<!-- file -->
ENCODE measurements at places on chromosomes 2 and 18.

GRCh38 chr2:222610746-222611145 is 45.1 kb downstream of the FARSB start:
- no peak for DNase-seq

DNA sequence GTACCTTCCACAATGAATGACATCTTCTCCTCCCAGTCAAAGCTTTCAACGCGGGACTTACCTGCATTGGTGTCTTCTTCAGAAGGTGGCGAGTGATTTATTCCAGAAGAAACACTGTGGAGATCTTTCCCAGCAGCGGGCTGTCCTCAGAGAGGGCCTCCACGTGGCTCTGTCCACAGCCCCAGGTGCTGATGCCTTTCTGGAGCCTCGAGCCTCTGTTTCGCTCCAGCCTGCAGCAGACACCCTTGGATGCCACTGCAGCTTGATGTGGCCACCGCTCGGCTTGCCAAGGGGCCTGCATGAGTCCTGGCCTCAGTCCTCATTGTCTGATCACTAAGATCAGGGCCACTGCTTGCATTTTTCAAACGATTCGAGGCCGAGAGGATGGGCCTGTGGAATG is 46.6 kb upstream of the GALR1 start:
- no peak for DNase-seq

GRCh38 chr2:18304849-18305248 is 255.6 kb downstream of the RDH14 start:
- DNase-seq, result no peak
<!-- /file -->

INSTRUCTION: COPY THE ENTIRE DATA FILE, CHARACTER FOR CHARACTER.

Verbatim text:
ENCODE measurements at places on chromosomes 2 and 18.

GRCh38 chr2:222610746-222611145 is 45.1 kb downstream of the FARSB start:
- no peak for DNase-seq

DNA sequence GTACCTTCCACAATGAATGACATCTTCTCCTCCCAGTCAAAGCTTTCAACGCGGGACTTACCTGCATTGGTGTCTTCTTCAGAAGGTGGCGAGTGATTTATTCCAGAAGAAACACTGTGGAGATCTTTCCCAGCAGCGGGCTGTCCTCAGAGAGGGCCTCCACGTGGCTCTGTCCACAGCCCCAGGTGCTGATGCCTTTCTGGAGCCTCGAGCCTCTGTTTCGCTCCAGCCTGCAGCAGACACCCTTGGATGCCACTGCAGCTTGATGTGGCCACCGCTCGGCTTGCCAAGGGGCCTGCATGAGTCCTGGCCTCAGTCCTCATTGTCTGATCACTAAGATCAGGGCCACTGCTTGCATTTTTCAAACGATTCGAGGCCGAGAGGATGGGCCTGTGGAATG is 46.6 kb upstream of the GALR1 start:
- no peak for DNase-seq

GRCh38 chr2:18304849-18305248 is 255.6 kb downstream of the RDH14 start:
- DNase-seq, result no peak